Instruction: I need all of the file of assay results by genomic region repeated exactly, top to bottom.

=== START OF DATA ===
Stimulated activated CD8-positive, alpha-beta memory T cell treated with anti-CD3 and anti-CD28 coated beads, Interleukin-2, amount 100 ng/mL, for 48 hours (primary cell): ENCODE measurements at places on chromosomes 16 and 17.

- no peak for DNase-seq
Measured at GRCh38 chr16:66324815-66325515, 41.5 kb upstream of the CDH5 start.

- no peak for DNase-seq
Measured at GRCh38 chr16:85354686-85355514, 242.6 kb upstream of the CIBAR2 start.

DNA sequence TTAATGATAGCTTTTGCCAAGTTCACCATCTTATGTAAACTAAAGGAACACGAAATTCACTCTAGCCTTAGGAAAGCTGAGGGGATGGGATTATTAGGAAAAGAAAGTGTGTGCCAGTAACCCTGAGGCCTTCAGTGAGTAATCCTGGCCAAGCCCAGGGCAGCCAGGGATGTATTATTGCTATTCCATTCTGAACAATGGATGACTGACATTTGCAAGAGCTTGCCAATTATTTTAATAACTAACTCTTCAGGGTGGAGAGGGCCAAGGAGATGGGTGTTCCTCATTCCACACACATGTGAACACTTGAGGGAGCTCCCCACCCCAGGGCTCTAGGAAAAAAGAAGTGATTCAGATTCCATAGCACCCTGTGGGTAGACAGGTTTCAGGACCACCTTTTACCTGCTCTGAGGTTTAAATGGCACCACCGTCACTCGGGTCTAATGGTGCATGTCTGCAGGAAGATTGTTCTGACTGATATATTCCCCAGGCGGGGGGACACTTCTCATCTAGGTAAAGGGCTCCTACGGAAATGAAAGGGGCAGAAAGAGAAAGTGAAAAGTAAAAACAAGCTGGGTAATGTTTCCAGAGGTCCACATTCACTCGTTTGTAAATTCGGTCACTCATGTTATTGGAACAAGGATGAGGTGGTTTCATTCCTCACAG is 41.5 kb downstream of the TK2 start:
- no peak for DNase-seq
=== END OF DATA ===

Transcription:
Stimulated activated CD8-positive, alpha-beta memory T cell treated with anti-CD3 and anti-CD28 coated beads, Interleukin-2, amount 100 ng/mL, for 48 hours (primary cell): ENCODE measurements at places on chromosomes 16 and 17.

- no peak for DNase-seq
Measured at GRCh38 chr16:66324815-66325515, 41.5 kb upstream of the CDH5 start.

- no peak for DNase-seq
Measured at GRCh38 chr16:85354686-85355514, 242.6 kb upstream of the CIBAR2 start.

DNA sequence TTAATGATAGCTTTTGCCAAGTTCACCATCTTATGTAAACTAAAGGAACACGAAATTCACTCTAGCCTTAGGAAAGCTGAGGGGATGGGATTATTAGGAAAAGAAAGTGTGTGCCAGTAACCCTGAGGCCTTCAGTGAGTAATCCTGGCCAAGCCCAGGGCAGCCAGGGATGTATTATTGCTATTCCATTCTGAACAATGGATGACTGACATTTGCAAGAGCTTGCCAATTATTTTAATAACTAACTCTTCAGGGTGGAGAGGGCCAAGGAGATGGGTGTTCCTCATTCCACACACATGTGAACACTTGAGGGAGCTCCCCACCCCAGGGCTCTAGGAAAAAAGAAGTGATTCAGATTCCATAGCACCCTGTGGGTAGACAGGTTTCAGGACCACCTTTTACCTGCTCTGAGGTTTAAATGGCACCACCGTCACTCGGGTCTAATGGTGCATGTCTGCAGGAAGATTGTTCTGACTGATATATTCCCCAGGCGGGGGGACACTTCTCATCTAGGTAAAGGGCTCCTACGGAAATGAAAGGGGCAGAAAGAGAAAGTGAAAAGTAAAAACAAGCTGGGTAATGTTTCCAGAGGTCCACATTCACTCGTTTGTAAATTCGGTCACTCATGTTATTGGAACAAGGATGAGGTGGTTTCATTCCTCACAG is 41.5 kb downstream of the TK2 start:
- no peak for DNase-seq